Tusk’s nomination for the Presidency of the EU is a gift from heaven for his party and caused an outburst of national pride.
Tomasz Wróblewski 31.08.2014

Tusk’s nomination for the Presidency of the EU caused an outburst of national pride. It caused quite a stir on a political scene. Poles traditionally are longing for praises and recognition. Every success, whether in sports or politics momentarily becomes a national event. This one in particular. We believe that we deserve much more international attention and recognition due to our size and economic position. Even those hostile to Tusk, as his fierce political opponent Jaroslaw Kaczynski of PiS, toned down their criticism.
 
But no one is as thirsty of praises as the ruling Civic Platform. For many months the party has been struggling with declining popularity. Regardless of relatively good economic news and better standing than most of the Polish neighbors, in recent polls Civic Platform stays far behind opposition. Combination of political arrogance, growing taxes and the “tape scandal”, where Minister of the Interior and the President of the Polish Central Bank were overheard conspiring on using Central Bank to safeguard popularity of the government and win elections.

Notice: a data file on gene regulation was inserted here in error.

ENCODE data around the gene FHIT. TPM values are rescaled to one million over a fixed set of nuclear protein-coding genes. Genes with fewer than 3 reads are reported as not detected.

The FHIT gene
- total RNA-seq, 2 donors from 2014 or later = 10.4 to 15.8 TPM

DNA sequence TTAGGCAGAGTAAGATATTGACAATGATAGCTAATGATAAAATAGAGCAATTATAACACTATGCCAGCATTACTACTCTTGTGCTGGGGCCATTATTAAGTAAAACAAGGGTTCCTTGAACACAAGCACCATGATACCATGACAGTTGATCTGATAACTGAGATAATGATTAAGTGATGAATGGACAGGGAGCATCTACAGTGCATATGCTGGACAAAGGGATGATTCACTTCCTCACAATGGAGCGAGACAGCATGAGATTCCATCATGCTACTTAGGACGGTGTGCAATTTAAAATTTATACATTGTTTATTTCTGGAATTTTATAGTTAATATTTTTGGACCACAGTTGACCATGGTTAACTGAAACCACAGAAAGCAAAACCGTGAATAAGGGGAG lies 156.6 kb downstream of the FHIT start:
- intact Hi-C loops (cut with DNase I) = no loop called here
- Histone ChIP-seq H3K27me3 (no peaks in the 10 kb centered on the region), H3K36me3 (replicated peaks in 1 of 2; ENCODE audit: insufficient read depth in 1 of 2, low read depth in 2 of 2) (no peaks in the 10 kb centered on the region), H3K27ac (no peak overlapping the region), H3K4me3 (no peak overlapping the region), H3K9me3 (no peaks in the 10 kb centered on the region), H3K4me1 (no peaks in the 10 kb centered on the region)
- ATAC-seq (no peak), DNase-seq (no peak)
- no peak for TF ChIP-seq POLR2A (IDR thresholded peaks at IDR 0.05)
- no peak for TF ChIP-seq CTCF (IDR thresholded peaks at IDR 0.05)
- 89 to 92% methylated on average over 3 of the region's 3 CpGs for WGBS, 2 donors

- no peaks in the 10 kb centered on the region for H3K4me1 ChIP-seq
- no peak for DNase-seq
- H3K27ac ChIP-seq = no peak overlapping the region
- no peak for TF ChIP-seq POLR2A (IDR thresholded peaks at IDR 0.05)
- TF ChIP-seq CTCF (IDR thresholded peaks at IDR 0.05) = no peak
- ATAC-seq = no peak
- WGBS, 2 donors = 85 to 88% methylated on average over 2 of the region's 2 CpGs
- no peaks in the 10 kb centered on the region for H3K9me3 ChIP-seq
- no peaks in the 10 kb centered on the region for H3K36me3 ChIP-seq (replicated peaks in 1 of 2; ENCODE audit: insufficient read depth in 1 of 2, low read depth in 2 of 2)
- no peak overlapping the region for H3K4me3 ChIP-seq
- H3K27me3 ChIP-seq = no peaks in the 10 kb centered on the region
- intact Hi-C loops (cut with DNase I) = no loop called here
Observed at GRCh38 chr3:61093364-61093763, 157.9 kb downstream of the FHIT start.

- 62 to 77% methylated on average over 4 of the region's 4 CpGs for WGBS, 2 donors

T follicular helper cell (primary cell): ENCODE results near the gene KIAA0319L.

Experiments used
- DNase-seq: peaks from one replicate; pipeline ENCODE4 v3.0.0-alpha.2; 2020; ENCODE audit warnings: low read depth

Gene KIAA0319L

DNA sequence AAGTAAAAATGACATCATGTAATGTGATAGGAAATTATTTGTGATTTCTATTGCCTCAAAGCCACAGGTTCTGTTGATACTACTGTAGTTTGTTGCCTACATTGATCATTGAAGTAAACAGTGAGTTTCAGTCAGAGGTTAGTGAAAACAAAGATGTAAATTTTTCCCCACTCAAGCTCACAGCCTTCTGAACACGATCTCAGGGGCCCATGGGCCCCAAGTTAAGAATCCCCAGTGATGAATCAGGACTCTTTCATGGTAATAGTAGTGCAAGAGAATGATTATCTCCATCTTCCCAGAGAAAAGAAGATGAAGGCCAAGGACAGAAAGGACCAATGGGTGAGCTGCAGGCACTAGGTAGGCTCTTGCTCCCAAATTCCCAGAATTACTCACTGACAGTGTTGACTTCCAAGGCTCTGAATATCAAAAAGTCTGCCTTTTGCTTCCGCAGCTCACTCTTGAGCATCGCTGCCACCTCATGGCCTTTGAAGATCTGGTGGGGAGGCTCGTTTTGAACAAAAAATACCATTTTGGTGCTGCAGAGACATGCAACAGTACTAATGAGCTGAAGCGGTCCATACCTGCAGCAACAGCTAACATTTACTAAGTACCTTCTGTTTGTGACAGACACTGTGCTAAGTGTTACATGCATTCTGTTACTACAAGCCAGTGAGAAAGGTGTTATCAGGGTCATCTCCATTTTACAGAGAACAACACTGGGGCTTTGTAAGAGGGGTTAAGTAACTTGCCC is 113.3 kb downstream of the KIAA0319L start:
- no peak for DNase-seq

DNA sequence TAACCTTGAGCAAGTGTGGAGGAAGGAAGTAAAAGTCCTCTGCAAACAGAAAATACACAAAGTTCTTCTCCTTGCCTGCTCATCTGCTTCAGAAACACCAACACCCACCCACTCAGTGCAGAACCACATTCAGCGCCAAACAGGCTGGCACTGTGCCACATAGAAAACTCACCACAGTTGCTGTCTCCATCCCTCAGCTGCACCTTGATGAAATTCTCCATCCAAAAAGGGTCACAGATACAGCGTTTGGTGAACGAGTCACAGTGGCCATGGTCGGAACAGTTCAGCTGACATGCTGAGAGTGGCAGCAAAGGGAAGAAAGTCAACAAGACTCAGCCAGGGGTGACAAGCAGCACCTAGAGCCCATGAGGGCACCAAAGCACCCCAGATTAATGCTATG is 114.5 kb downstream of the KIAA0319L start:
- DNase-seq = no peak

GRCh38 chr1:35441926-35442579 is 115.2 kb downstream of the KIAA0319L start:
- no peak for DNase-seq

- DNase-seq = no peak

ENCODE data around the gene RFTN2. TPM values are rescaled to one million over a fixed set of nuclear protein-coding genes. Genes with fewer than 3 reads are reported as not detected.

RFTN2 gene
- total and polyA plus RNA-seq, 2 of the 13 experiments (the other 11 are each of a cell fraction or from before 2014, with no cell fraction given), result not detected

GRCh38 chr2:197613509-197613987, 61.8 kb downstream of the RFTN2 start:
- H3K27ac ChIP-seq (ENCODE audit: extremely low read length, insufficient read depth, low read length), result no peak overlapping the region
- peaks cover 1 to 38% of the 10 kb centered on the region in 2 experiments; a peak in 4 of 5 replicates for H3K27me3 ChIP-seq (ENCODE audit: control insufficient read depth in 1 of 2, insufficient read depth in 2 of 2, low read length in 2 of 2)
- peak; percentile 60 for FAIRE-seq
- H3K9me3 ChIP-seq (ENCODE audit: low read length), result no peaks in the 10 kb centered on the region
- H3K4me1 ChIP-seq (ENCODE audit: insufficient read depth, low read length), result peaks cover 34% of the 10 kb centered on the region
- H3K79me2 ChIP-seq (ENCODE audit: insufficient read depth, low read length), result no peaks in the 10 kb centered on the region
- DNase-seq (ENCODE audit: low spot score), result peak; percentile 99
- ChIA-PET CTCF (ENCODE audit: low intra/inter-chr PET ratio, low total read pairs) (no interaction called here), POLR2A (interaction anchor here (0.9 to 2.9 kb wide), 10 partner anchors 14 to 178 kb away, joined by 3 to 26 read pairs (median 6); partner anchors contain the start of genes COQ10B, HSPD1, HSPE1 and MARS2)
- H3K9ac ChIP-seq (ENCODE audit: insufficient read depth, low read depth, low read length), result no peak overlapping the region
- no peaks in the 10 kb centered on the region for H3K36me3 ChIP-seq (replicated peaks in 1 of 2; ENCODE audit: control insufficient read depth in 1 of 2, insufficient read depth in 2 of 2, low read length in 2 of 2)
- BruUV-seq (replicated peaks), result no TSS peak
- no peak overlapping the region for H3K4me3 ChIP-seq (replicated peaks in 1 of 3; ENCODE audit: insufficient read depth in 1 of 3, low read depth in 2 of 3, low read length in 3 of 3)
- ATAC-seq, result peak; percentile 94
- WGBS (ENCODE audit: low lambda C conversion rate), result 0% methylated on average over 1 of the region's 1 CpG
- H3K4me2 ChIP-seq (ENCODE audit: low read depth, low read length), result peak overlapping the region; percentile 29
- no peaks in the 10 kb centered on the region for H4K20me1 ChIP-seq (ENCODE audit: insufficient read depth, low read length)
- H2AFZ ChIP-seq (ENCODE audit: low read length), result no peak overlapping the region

Tusk’s nomination is a gift from heaven for the party. Not surprisingly, activists and spin doctors immediately presented Tusk’s success a historic gain for Poland and unquestionable party accomplishment. Weekend passed on TV and radio speculations how much Poland can harvest from Tusk’s nomination. Privately, activists expressed hopes, that party could translate EU success to better outcome in the November local government elections. Up till now experts were predicting crushing defeat for the Tusk’s party.

Something what may be a winner for the Civic Platform, for the Polish economy – may be a curse. Tusk’s nomination can significantly improve ratings in the opinion polls, deflecting attention from the needed reforms. Reforming social system, scaling down overblown administration and cutting down the Polish national debt. Our national debt reached already 50 percent of GDP, despite the nationalization of private pension funds, and it is now one of the fastest growing government debts in Europe. Unemployment is stuck at 10 percent, while the market lacks experienced staff due to mass migration – reaching 2 million people.

Tusk’s move-out to Brussels will not trigger any new pro-reform forces within the party. On the contrary, it may lead to the escalation of personal conflicts and further weakening the cohesion of the party. On the other hand any attempt to criticize government could be divested by spin doctors as Polish inferno mudding the national success. Ironically, Tusk’s success and the positive results of the Civic Platform in the November local elections could lead, eventually, to the economic stagnation and disintegration of the governing party.

Tomasz Wróblewski